• Sitting on the habitat floor for an extended period
  • Wheezing, sneezing, or coughing
  • Labored breathing and tail bobbing
  • Regurgitation or vomiting
  • Runny, discolored, or bloody stools
  • Straining to pass droppings
  • Ocular or nasal discharge
  • Red, swollen eyes
  • Crusty skin around the face and feet
  • Persistent sleeping during the day
  • Loss of appetite

Some common health issues in conures include chlamydiosis, diarrhea, bacterial infections, feather plucking, and polyomaviruses. It’s critical to seek immediate veterinary attention when you notice something isn’t right with your pet.

Why is it worth getting a conure?

When you’re doing your research on pet birds, conures are definitely one of the most common recommendations — and for good reason! There are many benefits to getting a conure. But they make great family pets, especially, because:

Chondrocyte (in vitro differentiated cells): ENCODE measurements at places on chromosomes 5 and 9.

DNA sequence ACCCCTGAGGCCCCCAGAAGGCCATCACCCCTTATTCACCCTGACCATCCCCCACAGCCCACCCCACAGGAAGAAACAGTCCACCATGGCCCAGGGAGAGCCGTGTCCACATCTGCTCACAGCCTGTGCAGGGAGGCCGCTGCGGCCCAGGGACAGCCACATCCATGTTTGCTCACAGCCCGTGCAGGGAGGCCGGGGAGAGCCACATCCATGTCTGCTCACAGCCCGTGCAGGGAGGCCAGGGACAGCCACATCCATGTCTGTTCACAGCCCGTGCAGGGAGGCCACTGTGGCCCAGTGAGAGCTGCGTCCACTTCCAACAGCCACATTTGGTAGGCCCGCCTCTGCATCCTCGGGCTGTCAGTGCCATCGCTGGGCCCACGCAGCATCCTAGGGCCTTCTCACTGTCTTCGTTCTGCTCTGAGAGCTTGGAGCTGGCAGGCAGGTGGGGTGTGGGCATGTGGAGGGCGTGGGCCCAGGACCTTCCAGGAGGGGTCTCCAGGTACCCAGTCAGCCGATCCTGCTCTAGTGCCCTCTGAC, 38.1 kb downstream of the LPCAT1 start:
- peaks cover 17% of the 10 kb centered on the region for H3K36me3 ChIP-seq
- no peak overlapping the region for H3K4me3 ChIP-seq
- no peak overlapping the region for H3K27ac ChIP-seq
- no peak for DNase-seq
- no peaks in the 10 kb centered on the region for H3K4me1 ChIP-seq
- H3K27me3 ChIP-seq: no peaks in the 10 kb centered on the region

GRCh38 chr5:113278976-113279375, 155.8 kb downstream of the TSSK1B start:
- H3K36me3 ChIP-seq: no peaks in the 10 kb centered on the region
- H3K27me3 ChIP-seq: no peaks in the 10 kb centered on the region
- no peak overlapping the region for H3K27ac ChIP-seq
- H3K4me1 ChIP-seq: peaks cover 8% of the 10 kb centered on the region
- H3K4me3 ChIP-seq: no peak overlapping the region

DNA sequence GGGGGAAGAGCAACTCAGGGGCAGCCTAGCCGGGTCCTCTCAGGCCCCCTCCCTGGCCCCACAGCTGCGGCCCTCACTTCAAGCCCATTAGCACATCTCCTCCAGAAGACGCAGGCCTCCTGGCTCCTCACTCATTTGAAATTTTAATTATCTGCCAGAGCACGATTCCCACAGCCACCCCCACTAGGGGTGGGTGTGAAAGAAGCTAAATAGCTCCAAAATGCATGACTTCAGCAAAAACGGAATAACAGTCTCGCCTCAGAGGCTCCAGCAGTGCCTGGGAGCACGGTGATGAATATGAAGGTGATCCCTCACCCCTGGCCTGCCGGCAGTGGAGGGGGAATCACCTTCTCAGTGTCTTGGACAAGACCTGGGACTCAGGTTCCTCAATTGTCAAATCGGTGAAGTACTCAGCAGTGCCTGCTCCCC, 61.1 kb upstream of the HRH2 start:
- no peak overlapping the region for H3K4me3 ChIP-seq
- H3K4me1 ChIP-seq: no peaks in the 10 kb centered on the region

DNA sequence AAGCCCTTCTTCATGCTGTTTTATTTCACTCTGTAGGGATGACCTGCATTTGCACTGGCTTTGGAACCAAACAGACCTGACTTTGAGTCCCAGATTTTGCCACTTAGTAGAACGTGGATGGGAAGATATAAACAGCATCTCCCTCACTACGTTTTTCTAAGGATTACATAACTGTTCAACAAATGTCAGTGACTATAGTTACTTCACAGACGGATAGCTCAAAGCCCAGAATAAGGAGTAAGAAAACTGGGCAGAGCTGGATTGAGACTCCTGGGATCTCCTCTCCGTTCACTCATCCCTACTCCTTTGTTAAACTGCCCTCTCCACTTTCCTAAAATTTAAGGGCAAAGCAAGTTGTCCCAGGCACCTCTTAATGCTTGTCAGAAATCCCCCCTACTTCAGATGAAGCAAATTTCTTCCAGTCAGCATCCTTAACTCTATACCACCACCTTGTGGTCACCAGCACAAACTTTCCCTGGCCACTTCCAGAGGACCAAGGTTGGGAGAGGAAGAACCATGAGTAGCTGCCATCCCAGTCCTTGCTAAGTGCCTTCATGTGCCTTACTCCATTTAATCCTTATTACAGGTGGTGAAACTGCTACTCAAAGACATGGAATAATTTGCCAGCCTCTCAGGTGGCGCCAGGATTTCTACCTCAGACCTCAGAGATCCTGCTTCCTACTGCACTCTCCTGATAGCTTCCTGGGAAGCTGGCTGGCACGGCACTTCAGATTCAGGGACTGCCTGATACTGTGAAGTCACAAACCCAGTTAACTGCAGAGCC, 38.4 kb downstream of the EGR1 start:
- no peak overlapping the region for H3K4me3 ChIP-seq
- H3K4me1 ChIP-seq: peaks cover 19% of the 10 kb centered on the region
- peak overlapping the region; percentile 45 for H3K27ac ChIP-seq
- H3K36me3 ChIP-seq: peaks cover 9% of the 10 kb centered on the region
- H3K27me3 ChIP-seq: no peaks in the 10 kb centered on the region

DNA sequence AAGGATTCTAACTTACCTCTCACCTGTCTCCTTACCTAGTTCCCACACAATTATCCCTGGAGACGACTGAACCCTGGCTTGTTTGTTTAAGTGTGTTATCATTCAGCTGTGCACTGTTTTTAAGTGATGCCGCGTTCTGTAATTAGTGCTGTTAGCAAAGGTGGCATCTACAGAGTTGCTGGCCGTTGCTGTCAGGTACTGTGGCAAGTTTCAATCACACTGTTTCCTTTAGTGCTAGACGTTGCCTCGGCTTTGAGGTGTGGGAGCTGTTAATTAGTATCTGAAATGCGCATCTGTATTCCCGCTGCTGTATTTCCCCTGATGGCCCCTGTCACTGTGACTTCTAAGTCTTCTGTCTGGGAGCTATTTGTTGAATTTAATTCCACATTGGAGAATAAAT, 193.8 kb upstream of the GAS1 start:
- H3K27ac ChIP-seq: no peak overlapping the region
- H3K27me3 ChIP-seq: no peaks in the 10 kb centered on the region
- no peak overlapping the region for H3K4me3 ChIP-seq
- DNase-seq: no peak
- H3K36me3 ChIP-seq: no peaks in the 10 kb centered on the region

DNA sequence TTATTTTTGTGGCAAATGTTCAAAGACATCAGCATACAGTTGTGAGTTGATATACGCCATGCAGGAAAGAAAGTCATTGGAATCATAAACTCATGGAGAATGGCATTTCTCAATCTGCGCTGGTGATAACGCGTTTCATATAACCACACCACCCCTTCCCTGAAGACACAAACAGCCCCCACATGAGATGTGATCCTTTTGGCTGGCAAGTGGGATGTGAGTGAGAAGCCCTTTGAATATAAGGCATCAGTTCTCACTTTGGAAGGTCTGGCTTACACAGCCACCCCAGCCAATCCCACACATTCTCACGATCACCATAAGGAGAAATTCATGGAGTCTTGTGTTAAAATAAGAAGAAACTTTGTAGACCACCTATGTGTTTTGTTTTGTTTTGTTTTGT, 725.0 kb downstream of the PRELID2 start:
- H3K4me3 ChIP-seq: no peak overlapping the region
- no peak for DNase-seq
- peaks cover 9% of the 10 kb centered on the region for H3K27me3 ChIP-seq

1. They adapt to people easily.
  2. Many types of conures are ideal for first time or experienced bird owners.
  3. Conures are reasonably priced and easily obtainable.
  4. They are great in groups or alone.
  5. Their cages don’t take up much space at all.

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Is a conure the right bird for you, though?

Conures have big personalities for such small birds. Smart and interactive, they’ll definitely bring joy to your household. But like many other pets, they require committed caretakers who’ll work with them to guide their behavior.

If you are:

  • not sensitive to loud noises
  • able to spend several hours a day with your pet
  • able to provide them with ample space
  • willing to take on a 20-year commitment